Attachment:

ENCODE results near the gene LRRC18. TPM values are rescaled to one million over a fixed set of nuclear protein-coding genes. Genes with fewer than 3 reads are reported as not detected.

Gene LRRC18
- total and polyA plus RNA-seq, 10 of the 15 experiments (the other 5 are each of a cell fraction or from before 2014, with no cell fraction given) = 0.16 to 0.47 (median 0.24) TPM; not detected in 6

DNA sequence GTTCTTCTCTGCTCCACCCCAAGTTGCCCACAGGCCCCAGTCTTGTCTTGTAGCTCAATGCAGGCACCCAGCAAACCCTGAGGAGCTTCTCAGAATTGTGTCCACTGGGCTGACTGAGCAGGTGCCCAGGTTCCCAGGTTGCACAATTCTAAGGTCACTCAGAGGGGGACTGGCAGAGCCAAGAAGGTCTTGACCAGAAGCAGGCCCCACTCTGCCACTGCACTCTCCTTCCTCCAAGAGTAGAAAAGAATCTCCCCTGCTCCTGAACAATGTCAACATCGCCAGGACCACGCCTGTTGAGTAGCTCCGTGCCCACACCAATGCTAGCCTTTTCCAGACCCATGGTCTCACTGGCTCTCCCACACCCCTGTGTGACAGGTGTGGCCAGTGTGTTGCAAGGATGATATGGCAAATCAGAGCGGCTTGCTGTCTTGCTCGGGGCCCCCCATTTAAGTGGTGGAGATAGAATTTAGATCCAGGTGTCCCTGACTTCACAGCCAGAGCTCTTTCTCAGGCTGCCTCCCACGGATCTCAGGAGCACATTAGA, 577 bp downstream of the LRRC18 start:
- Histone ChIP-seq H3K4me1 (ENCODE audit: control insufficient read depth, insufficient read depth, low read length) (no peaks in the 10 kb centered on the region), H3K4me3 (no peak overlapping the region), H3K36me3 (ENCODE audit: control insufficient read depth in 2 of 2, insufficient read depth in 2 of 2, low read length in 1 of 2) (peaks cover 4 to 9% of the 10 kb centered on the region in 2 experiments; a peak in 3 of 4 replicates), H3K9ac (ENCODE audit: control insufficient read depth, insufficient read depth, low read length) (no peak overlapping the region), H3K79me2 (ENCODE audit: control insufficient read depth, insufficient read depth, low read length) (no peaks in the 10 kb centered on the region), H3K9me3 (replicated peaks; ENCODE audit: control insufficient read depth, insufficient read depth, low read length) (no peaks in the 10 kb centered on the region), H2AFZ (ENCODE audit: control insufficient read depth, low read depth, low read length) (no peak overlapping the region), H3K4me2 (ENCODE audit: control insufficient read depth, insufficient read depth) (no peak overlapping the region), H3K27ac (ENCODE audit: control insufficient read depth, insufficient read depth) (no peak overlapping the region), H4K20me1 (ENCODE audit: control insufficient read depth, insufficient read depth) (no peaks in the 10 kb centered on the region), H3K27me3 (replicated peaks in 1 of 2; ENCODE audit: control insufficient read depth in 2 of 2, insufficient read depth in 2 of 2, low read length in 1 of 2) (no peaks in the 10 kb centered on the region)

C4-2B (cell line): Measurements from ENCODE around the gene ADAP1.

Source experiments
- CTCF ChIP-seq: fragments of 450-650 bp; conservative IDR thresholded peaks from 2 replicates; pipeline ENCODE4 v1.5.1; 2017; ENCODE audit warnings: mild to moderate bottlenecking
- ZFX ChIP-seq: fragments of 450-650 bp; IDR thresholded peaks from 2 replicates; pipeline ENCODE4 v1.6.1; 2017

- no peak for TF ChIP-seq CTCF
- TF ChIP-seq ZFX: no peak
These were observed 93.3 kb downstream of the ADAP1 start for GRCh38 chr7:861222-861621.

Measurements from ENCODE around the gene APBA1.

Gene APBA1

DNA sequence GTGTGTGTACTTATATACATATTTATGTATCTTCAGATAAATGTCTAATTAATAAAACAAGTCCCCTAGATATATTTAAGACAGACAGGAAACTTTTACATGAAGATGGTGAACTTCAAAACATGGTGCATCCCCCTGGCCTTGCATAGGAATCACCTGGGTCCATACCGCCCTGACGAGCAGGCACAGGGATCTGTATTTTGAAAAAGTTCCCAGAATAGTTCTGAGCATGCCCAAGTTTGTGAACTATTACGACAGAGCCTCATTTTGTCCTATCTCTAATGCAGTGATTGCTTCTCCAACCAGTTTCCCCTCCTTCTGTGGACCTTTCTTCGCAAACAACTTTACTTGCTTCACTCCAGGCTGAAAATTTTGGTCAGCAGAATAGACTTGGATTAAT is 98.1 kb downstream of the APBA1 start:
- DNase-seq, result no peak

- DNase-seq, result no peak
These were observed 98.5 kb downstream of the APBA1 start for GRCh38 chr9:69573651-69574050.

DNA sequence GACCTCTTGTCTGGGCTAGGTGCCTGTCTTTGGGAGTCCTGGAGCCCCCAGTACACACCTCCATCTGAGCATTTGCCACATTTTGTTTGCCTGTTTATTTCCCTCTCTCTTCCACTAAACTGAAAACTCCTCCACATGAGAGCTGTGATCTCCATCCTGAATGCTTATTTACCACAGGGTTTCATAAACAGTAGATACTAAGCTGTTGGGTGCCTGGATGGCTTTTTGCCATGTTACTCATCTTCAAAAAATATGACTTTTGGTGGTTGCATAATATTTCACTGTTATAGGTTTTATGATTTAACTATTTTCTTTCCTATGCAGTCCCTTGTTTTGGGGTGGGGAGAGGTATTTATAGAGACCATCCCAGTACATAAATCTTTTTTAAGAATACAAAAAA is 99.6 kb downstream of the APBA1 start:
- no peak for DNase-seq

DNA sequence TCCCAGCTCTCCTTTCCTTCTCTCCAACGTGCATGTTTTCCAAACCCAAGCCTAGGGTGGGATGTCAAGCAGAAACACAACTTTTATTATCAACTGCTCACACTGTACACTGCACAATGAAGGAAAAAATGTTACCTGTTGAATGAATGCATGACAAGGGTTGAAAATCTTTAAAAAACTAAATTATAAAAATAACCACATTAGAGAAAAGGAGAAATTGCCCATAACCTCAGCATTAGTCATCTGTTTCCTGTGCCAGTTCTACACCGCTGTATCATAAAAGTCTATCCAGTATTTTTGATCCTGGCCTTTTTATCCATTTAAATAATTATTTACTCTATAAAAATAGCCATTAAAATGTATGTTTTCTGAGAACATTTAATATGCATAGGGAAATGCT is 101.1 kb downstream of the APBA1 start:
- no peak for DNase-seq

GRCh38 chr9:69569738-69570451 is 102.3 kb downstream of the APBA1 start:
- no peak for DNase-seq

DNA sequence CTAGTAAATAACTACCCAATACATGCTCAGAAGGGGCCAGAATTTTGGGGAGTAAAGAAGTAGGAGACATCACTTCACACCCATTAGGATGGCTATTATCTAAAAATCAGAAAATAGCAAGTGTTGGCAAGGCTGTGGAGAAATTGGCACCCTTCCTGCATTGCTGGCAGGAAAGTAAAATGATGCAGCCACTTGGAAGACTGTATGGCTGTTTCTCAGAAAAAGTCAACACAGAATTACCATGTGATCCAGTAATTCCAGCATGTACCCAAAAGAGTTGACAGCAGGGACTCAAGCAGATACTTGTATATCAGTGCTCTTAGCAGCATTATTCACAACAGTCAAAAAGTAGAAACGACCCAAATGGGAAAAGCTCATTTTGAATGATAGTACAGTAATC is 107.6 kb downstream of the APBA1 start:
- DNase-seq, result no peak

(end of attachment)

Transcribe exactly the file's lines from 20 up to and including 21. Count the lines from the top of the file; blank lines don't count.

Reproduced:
- no peak for DNase-seq

DNA sequence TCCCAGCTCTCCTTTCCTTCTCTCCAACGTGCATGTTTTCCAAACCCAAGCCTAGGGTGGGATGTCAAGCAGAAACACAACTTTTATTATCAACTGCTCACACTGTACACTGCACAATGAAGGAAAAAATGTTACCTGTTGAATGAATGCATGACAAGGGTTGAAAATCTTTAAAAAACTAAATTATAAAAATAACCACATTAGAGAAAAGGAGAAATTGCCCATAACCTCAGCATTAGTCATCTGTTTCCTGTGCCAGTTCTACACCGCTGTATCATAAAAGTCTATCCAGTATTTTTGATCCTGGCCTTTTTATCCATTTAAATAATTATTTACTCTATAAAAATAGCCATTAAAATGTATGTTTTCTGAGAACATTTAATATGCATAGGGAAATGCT is 101.1 kb downstream of the APBA1 start: